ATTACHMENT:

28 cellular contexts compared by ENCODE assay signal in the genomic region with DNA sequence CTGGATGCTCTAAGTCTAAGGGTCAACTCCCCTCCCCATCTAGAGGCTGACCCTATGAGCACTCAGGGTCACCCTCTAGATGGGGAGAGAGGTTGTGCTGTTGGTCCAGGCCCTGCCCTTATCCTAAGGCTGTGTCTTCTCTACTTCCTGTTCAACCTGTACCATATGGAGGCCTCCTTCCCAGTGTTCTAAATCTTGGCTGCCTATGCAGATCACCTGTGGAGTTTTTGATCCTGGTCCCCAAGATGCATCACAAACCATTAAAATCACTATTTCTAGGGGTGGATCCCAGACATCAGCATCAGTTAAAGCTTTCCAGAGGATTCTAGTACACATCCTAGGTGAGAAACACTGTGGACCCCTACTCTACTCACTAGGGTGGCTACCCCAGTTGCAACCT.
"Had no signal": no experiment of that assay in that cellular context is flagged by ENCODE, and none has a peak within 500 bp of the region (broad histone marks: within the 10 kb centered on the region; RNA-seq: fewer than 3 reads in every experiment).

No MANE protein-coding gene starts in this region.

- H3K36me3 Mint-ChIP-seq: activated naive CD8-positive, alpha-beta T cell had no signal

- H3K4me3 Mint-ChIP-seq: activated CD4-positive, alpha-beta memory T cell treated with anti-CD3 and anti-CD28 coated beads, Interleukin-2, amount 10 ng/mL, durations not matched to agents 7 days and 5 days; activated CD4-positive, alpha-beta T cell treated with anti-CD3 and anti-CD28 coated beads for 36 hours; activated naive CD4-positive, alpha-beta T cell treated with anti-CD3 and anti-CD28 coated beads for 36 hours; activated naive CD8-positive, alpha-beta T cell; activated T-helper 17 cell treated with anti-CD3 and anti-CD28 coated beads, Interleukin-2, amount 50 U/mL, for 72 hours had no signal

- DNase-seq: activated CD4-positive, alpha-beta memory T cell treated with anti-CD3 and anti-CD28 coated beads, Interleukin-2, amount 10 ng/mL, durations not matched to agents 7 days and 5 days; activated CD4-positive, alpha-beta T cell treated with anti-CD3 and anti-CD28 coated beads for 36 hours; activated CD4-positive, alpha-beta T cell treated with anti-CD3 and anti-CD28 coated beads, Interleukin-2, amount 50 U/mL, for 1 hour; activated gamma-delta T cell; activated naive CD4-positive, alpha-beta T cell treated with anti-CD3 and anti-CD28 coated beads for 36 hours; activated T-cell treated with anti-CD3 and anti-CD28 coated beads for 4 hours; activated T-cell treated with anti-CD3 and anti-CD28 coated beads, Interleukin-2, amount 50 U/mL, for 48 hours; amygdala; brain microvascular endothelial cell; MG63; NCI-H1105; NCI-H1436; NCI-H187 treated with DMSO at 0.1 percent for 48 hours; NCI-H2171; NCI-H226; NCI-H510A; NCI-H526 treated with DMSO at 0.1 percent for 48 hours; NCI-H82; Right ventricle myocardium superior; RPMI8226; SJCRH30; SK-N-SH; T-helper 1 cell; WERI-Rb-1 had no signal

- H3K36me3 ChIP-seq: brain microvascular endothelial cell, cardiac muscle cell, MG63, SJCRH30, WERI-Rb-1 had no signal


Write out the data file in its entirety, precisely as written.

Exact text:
28 cellular contexts compared by ENCODE assay signal in the genomic region with DNA sequence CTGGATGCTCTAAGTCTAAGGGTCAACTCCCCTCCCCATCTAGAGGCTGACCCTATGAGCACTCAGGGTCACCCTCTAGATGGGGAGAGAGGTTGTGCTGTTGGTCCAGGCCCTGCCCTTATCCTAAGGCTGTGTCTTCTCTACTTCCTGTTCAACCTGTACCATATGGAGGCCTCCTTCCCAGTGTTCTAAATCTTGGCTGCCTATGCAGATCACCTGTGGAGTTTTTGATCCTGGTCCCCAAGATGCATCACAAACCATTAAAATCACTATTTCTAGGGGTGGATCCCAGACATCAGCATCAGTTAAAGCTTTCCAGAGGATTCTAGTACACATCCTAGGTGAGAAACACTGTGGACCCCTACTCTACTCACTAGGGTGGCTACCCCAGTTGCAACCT.
"Had no signal": no experiment of that assay in that cellular context is flagged by ENCODE, and none has a peak within 500 bp of the region (broad histone marks: within the 10 kb centered on the region; RNA-seq: fewer than 3 reads in every experiment).

No MANE protein-coding gene starts in this region.

- H3K36me3 Mint-ChIP-seq: activated naive CD8-positive, alpha-beta T cell had no signal

- H3K4me3 Mint-ChIP-seq: activated CD4-positive, alpha-beta memory T cell treated with anti-CD3 and anti-CD28 coated beads, Interleukin-2, amount 10 ng/mL, durations not matched to agents 7 days and 5 days; activated CD4-positive, alpha-beta T cell treated with anti-CD3 and anti-CD28 coated beads for 36 hours; activated naive CD4-positive, alpha-beta T cell treated with anti-CD3 and anti-CD28 coated beads for 36 hours; activated naive CD8-positive, alpha-beta T cell; activated T-helper 17 cell treated with anti-CD3 and anti-CD28 coated beads, Interleukin-2, amount 50 U/mL, for 72 hours had no signal

- DNase-seq: activated CD4-positive, alpha-beta memory T cell treated with anti-CD3 and anti-CD28 coated beads, Interleukin-2, amount 10 ng/mL, durations not matched to agents 7 days and 5 days; activated CD4-positive, alpha-beta T cell treated with anti-CD3 and anti-CD28 coated beads for 36 hours; activated CD4-positive, alpha-beta T cell treated with anti-CD3 and anti-CD28 coated beads, Interleukin-2, amount 50 U/mL, for 1 hour; activated gamma-delta T cell; activated naive CD4-positive, alpha-beta T cell treated with anti-CD3 and anti-CD28 coated beads for 36 hours; activated T-cell treated with anti-CD3 and anti-CD28 coated beads for 4 hours; activated T-cell treated with anti-CD3 and anti-CD28 coated beads, Interleukin-2, amount 50 U/mL, for 48 hours; amygdala; brain microvascular endothelial cell; MG63; NCI-H1105; NCI-H1436; NCI-H187 treated with DMSO at 0.1 percent for 48 hours; NCI-H2171; NCI-H226; NCI-H510A; NCI-H526 treated with DMSO at 0.1 percent for 48 hours; NCI-H82; Right ventricle myocardium superior; RPMI8226; SJCRH30; SK-N-SH; T-helper 1 cell; WERI-Rb-1 had no signal

- H3K36me3 ChIP-seq: brain microvascular endothelial cell, cardiac muscle cell, MG63, SJCRH30, WERI-Rb-1 had no signal